Electronic Thesis and Dissertation Repository

Degree

Doctor of Philosophy

Program

Electrical and Computer Engineering

Supervisor(s)

Hanif. M. Ladak

Abstract

Myringotomy refers to a surgical incision in the eardrum, and it is often followed by ventilation tube placement to treat middle-ear infections. The procedure is difficult to learn; hence, the objectives of this work were to develop a virtual-reality training simulator, assess its face and content validity, and implement quantitative performance metrics and assess construct validity.

A commercial digital gaming engine (Unity3D) was used to implement the simulator with support for 3D visualization of digital ear models and support for major surgical tasks. A haptic arm co-located with the stereo scene was used to manipulate virtual surgical tools and to provide force feedback.

A questionnaire was developed with 14 face validity questions focusing on realism and 6 content validity questions focusing on training potential. Twelve participants from the Department of Otolaryngology were recruited for the study. Responses to 12 of the 14 face validity questions were positive. One concern was with contact modeling related to tube insertion into the eardrum, and the second was with movement of the blade and forceps. The former could be resolved by using a higher resolution digital model for the eardrum to improve contact localization. The latter could be resolved by using a higher fidelity haptic device. With regard to content validity, 64% of the responses were positive, 21% were neutral, and 15% were negative.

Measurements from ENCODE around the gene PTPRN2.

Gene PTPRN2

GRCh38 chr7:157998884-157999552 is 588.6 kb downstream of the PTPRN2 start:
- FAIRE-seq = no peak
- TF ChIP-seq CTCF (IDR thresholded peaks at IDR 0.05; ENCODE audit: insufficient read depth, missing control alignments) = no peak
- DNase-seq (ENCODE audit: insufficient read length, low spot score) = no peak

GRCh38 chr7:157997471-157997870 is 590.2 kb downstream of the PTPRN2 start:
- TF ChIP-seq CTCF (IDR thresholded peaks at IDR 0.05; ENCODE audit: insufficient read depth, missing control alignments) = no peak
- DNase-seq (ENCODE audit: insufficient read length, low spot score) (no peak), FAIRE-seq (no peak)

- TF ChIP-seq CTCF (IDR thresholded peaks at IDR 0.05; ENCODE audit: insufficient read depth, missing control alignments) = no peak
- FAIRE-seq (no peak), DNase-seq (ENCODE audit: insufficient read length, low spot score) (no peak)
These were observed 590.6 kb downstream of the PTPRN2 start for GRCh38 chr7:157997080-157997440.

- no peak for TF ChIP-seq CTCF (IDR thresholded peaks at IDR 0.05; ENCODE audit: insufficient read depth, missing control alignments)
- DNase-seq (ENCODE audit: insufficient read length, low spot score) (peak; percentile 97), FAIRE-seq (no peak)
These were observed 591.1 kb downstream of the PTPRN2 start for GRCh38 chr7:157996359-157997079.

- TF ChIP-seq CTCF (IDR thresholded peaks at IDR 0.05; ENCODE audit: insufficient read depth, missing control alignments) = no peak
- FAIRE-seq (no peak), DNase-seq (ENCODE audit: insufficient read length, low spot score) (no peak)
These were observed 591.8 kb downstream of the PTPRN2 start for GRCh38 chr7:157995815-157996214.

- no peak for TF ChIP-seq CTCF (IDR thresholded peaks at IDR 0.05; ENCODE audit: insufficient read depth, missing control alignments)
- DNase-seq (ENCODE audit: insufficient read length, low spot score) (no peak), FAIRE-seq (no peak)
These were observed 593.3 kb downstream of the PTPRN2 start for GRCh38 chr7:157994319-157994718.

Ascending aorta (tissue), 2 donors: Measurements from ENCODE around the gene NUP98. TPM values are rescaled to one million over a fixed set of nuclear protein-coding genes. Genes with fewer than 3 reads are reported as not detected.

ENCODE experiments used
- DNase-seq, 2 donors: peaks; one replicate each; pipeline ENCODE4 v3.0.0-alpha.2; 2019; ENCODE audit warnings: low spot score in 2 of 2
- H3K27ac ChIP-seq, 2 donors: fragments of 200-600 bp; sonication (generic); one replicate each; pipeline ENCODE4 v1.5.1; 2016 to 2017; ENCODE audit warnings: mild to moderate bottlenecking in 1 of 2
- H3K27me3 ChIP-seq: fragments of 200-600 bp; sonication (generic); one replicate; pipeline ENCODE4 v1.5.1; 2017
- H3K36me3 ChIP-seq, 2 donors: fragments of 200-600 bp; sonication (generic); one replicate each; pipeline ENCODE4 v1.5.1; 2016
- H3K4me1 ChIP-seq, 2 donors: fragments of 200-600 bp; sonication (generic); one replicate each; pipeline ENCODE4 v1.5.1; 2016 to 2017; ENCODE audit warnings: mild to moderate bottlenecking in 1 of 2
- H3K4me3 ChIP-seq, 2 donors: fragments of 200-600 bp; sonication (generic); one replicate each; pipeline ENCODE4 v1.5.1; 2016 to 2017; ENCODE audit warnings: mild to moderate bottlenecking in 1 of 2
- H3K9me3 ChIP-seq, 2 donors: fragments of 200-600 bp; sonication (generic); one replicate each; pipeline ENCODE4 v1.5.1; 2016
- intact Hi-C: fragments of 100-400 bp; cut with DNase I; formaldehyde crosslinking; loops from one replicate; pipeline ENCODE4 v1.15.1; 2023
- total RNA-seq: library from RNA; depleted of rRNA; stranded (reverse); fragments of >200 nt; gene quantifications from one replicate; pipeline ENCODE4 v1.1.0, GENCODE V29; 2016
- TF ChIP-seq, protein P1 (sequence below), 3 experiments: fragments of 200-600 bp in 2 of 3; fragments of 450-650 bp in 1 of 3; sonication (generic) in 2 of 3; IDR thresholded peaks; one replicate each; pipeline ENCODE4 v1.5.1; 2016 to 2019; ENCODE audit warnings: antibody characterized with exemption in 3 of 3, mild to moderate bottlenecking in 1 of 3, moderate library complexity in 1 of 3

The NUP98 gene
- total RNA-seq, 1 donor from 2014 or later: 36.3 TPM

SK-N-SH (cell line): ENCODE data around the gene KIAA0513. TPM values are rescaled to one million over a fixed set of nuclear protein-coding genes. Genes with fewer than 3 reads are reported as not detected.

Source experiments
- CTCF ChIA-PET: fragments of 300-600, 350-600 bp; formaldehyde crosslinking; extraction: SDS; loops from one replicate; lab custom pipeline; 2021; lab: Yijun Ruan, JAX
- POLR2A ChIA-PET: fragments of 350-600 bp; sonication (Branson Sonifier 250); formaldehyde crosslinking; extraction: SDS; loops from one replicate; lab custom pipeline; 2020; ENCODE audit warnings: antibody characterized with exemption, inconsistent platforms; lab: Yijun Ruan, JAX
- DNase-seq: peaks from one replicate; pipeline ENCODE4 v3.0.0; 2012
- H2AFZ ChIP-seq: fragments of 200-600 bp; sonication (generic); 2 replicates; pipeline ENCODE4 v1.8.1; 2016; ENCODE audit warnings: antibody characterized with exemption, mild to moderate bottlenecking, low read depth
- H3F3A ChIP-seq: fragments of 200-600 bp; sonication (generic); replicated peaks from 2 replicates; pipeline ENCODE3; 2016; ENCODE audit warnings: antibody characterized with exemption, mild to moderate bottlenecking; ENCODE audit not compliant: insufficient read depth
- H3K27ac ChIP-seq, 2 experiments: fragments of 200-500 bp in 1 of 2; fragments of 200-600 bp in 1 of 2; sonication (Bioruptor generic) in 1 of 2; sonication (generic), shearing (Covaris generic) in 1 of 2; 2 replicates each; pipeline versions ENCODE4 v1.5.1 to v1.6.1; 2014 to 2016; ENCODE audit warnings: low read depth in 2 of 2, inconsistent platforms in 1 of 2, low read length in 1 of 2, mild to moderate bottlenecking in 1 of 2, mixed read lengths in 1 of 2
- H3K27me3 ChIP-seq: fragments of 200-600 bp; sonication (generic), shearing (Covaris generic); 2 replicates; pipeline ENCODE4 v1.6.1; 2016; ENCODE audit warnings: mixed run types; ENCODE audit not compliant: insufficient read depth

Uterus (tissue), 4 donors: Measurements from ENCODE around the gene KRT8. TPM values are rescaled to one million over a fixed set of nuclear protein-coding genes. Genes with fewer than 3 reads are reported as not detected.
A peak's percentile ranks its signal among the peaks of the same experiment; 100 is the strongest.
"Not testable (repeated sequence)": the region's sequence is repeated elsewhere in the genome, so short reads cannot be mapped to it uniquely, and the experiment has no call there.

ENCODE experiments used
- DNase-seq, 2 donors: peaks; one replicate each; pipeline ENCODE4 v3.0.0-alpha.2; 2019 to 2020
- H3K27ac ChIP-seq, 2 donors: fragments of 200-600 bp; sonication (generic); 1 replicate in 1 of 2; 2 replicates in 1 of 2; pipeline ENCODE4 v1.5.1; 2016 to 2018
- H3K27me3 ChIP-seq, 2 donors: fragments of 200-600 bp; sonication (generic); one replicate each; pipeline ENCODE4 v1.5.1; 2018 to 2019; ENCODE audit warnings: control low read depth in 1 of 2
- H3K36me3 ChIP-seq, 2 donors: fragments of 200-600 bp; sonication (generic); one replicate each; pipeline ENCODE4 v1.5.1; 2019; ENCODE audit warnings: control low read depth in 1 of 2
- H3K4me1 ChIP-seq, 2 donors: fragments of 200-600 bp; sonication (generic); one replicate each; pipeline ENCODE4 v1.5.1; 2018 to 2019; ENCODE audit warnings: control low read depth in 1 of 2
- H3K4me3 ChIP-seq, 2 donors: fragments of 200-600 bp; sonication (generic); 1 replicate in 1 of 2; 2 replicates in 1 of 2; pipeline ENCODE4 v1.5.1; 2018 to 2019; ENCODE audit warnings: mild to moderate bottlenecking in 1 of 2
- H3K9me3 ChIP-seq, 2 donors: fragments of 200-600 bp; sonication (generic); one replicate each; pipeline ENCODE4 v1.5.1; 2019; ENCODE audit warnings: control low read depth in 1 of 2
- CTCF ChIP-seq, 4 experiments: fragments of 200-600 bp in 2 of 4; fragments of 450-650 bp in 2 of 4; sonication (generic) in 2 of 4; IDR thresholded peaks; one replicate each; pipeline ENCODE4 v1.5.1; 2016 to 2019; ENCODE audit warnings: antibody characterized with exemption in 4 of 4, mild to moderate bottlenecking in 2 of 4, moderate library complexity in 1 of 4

In the final phase of this work, automated performance metrics were programmed and a construct validity study was conducted with 11 participants: 4 senior Otolaryngology consultants and 7 junior Otolaryngology residents. Each participant performed 10 procedures on the simulator and metrics were automatically collected. Senior Otolaryngologists took significantly less time to completion compared to junior residents. Junior residents had 2.8 times more errors as compared to experienced surgeons. The senior surgeons also had significantly longer incision lengths, more accurate incision angles, and lower magnification keeping both the umbo and annulus in view. All metrics were able to discriminate senior Otolaryngologists from junior residents with a significance of p < 0.002.

The simulator has sufficient realism, training potential and performance discrimination ability to warrant a more resource intensive skills transference study.


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